Projects and in-class assignments cannot be made-up. Absences are excused on the following grounds only: illness, injury or other medical necessity accompanied by a doctor’s note. Four tardies or early departures from class may drop the final grade by one step (B to C, C to D…) Four (4) unexcused or consecutive absences may result in a final grade of F or being dropped from the class.
Writing Lab rules:
• We agree to give each other honest but constructive (never destructive feedback).
• We agree to treat each other and each other’s efforts with respect. It is essential that we work to earn each other’s trust and to create an environment where all students feel safe to experiment, have fun, and share their ideas.
• We won’t disturb the class in the middle of lecture, workshop or critique by entering or exiting the room (unless completely necessary), talking, eating, laughing inappropriately, or answering cell phones. ALL CELL PHONES MUST BE TURNED OFF DURING CLASS OR YOU WILL AUTOMATICALLY RECEIVE A ZERO PARTICIPATION FOR THE DAY AND MAY BE ASKED TO LEAVE.
Plagiarism will result in a zero for an assignment and possible expulsion from the class.
Plagiarism may consist of using the ideas, sentences, paragraphs, or the whole text of another without appropriate acknowledgement, but it also includes employing or allowing another person to write or substantially alter work that a student submits as his/her own. It is never acceptable to copy and paste any part of an assignment from Wikipedia or from any other source that is not your own.
Americans with Disabilities Act:
The instructor wishes to make this course as accessible as possible to students with disabilities that may affect any aspect of course assignments or participation. Please communicate by the second week of the course about any accommodations that will improve your experience in (or access to) this course. You can also contact the Disability Services and Programs for Students at 510-464-3428 for assistance.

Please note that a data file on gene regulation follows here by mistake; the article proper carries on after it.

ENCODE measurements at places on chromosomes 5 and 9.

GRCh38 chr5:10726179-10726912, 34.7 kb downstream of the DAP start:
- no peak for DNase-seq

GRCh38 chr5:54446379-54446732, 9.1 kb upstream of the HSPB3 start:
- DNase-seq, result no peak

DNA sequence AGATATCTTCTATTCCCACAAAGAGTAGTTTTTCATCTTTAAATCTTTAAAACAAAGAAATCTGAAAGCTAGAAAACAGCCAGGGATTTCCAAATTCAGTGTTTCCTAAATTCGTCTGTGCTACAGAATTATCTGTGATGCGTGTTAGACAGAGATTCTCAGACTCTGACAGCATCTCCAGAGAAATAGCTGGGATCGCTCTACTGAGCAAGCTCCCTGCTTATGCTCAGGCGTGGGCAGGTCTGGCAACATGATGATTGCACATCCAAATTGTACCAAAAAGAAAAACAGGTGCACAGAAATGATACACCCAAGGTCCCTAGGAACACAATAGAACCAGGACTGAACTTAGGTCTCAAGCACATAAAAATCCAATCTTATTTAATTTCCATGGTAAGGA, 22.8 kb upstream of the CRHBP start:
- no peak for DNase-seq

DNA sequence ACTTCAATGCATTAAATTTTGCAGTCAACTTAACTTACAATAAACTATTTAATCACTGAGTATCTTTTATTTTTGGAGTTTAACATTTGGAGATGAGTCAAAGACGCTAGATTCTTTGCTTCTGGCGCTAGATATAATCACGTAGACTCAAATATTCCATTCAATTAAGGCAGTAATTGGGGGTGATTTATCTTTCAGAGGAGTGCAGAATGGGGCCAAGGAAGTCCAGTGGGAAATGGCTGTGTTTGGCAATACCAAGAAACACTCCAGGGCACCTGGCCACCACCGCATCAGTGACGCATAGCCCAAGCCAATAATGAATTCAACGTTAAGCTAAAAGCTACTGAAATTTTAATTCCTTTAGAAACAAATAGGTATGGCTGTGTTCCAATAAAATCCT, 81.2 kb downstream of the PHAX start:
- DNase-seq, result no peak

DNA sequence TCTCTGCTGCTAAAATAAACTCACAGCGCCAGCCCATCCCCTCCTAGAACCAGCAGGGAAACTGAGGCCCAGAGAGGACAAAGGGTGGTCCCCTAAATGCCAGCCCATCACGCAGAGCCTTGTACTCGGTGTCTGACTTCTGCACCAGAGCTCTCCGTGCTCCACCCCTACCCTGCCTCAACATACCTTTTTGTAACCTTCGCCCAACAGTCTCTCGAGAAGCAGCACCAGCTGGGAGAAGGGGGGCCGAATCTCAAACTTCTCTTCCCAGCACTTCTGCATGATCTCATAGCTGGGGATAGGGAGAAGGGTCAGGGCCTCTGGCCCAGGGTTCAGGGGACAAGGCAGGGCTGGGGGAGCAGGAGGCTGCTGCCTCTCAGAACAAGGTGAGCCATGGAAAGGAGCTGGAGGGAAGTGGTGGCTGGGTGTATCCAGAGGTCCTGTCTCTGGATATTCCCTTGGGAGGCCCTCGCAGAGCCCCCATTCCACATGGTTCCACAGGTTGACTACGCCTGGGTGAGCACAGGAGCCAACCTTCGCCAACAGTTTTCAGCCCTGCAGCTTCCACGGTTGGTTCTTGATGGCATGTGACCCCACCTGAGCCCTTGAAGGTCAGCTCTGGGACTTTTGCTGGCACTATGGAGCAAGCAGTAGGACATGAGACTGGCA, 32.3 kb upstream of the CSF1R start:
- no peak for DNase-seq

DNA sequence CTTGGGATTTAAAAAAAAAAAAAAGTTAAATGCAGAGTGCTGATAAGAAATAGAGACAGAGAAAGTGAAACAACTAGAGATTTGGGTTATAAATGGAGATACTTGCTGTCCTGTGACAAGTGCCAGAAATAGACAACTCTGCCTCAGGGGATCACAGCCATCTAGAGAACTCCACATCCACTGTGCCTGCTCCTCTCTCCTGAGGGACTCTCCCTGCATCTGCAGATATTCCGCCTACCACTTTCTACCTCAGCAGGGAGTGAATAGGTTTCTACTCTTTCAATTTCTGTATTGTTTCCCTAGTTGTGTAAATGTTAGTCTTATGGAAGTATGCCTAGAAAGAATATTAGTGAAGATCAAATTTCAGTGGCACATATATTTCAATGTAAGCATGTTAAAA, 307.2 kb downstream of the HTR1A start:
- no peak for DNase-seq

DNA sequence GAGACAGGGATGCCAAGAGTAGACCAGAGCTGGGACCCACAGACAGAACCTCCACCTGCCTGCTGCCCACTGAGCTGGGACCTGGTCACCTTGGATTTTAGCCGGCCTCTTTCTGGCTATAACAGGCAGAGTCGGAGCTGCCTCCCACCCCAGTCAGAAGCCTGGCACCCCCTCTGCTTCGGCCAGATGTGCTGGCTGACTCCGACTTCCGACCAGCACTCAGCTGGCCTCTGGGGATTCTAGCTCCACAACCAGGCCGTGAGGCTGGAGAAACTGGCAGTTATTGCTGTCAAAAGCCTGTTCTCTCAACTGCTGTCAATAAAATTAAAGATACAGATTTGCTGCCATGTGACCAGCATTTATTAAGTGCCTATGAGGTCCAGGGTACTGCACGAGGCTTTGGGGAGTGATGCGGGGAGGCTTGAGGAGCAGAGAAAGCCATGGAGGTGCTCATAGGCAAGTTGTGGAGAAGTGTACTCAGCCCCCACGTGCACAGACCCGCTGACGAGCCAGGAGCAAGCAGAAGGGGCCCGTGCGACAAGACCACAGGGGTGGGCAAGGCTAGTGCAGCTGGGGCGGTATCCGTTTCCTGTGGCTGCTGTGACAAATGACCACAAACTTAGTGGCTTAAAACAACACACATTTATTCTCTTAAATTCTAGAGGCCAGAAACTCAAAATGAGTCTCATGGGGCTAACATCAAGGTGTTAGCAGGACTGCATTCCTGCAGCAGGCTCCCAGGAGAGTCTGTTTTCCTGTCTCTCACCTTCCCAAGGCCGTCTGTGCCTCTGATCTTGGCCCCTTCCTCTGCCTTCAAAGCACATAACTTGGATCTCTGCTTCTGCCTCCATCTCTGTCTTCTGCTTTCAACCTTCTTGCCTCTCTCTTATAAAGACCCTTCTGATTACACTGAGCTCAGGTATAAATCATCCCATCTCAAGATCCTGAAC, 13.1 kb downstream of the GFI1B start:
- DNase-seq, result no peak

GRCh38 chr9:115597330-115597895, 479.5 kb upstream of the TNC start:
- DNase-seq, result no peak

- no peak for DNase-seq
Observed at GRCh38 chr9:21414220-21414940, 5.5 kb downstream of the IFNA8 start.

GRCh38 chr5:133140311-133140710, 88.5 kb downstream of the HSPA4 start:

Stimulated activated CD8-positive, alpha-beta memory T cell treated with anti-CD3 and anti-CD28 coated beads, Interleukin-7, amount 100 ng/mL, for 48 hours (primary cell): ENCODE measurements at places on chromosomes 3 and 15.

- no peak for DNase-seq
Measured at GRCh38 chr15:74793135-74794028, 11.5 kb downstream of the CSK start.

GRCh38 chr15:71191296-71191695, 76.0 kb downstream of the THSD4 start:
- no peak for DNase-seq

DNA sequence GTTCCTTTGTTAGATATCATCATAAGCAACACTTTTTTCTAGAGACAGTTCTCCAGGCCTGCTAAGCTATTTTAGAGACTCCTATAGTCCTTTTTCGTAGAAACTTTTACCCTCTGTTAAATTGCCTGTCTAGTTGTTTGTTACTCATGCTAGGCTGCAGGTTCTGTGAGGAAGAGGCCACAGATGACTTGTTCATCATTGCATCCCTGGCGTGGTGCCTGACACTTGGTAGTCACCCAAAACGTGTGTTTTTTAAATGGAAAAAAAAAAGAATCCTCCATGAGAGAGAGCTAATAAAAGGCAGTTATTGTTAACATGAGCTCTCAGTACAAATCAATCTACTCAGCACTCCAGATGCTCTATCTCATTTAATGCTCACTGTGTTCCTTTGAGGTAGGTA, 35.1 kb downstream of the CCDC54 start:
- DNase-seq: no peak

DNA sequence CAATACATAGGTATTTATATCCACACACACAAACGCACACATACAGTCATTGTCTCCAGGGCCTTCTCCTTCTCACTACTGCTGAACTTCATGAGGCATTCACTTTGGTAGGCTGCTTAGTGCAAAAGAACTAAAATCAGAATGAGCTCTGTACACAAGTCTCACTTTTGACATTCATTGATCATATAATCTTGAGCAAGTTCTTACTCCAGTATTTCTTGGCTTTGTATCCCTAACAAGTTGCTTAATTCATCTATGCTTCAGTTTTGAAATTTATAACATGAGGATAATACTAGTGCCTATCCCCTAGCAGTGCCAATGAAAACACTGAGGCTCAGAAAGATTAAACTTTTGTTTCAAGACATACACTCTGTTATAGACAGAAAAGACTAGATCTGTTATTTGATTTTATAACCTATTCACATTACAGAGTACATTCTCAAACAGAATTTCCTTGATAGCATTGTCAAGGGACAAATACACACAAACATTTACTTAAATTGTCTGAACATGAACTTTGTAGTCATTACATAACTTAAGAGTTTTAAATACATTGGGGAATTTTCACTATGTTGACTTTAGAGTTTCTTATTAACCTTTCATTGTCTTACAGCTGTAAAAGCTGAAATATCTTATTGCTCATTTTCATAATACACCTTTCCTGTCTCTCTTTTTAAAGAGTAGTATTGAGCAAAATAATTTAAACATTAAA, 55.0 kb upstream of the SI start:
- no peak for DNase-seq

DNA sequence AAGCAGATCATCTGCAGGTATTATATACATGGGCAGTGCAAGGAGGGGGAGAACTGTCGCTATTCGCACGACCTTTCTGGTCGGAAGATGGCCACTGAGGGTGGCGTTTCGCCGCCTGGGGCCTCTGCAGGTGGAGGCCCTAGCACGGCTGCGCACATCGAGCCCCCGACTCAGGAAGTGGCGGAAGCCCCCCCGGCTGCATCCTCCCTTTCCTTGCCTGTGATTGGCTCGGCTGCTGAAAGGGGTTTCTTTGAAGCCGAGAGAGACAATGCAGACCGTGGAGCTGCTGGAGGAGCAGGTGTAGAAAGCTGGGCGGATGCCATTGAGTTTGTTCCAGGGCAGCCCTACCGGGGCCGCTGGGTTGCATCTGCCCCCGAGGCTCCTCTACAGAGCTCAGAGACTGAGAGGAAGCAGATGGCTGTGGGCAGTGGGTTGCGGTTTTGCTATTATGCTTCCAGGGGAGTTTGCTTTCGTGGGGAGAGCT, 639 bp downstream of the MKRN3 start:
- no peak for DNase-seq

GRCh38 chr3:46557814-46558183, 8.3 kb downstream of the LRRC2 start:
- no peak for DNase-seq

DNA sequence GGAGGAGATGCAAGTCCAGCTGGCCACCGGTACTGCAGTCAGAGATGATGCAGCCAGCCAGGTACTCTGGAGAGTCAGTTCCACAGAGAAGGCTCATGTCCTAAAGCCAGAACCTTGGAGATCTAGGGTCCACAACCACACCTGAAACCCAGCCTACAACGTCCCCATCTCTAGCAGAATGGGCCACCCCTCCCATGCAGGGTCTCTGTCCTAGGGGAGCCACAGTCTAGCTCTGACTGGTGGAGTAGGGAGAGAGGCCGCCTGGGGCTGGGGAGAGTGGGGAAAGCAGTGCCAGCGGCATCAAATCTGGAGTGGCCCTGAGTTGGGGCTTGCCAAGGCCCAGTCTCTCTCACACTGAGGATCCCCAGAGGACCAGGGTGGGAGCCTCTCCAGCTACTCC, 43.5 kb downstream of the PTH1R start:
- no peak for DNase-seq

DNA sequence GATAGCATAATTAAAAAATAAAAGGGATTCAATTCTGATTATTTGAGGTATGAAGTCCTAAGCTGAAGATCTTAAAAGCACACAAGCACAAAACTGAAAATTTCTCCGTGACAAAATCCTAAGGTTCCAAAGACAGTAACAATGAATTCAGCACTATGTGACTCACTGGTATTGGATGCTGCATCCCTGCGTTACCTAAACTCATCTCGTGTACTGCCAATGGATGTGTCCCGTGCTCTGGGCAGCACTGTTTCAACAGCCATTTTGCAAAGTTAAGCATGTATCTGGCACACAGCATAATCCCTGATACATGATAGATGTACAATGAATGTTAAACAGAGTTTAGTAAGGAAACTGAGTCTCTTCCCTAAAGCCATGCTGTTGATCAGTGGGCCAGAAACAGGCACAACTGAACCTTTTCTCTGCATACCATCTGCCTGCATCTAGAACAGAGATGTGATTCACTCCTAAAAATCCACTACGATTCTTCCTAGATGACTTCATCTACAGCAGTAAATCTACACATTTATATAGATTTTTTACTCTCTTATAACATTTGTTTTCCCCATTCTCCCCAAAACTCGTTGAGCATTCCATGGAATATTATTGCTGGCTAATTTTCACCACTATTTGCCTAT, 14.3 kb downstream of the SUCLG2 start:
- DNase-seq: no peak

Week 1 1/26/16 Introductions. HW: Read textbook pages 1-49 by week 3.
Week 2 2/2/16 Goals, needs, conflict. Set up, twist, resolution. HW: 20 page journals assigned. (must be handwritten and include the “magic word” we agree on in class somewhere on each page)
2/7/16 Last day to drop without a “W” and receive a refund; Last day to add.
Week 3 2/9/16 Narrative three act structure. Screenplay formatting. Loglines. HW: Read textbook pgs 50-95
Week 4 2/16/16 Plot, genre. Themes and messages.
Week 5 2/23/16 20 page Journal Due. Hero’s Journey.
Week 6 3/1/16 Character Arc. HW: Script analysis assigned – due week 9.
Week 7 3/8/16 Plants and Payoffs. Subtext. HW: Read textbook pgs 99-126.
Week 8 3/15/16 Short formats: Commercials, Vine, Web and TV shows.
Week 9 3/17/16 Script analysis Due.
3/22/16 NO CLASS – SPRING BREAK!
Week 10 3/29/16 Breaking into the business – pitching. HW: Final project pitch (written and verbal) assigned – rough draft due week 11
Week 11 4/5/16 Present one minute verbal pitch to class for feedback; turn in written pitch rough draft. HW: Read textbook pgs 129-215.
Week 12 4/12/16 More on screenplay formatting – review pgs 354-362.HW: Written pitch rewrite due next week.
Week 13 4/19/16 Turn in rewrite of pitch. Final project beat sheet assigned – due week 14.
Week 14 4/26/16 Turn in and workshop beat sheet – BRING 2 COPIES.HW: Read pgs 281-410. Prepare for quiz on terminology from lectures and textbook next week.
Week 15 5/3/16 Quiz on terminology from lectures and textbook. Final project treatment or screenplay assigned.
Week 16 5/10/16 Workshop final project treatment or script draft — BRING ENOUGH COPIES FOR A TABLE READ. Breaking into the business. Reality, TV, Film, agents, spec scripts.
Week 17 5/17/16 FINAL PROJECTS DUE – 1) present a verbal pitch, 2) turn in final revision of written pitch, AND 3) turn in 2 page treatment or5-10 page script.
Week 18 5/24/16 Final exam week – Possible final exam TBD. Celebrate!